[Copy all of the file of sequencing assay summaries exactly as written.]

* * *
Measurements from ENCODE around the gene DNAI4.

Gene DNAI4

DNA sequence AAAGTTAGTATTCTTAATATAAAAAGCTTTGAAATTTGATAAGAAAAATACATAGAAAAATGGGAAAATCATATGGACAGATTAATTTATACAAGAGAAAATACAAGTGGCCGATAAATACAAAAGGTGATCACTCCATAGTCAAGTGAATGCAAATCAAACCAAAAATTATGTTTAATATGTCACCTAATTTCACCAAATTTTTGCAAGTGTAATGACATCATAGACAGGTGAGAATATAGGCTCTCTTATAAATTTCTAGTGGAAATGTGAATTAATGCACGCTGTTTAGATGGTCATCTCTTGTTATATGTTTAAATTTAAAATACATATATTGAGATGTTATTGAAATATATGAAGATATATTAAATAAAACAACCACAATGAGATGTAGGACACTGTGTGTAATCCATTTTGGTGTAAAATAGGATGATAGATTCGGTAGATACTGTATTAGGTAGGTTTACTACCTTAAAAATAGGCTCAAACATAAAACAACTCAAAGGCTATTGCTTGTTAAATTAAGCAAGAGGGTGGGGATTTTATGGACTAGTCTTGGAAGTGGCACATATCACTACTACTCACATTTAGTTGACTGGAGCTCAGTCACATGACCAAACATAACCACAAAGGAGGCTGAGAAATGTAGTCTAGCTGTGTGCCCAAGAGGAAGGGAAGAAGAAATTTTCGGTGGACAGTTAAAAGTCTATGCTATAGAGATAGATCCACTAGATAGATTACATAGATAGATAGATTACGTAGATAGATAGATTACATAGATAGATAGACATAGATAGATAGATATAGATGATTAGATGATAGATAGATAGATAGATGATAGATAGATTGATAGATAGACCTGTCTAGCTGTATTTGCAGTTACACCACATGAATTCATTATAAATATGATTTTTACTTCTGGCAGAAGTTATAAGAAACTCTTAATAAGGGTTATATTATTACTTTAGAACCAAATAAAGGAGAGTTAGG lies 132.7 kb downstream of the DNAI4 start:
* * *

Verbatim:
Measurements from ENCODE around the gene DNAI4.

Gene DNAI4

DNA sequence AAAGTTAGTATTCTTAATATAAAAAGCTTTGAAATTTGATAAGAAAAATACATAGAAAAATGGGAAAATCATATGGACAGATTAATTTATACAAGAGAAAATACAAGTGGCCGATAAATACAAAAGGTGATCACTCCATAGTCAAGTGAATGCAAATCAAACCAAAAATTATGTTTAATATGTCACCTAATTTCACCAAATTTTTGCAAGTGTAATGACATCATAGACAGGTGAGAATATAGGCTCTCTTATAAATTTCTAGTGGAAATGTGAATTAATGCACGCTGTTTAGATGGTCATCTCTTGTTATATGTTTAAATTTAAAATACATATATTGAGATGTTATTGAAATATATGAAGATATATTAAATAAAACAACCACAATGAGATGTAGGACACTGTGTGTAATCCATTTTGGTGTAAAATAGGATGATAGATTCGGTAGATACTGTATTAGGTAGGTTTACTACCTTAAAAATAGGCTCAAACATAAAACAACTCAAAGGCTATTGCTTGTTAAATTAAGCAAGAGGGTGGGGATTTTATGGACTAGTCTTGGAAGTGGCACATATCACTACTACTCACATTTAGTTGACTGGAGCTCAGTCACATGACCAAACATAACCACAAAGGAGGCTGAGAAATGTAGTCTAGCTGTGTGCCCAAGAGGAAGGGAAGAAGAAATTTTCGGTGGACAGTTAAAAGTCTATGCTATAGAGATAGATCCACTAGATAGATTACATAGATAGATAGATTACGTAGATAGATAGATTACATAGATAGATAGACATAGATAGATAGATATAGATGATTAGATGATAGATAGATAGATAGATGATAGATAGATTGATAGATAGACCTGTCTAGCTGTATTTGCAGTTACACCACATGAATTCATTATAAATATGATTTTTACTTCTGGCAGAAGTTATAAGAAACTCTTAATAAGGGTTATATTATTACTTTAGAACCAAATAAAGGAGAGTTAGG lies 132.7 kb downstream of the DNAI4 start: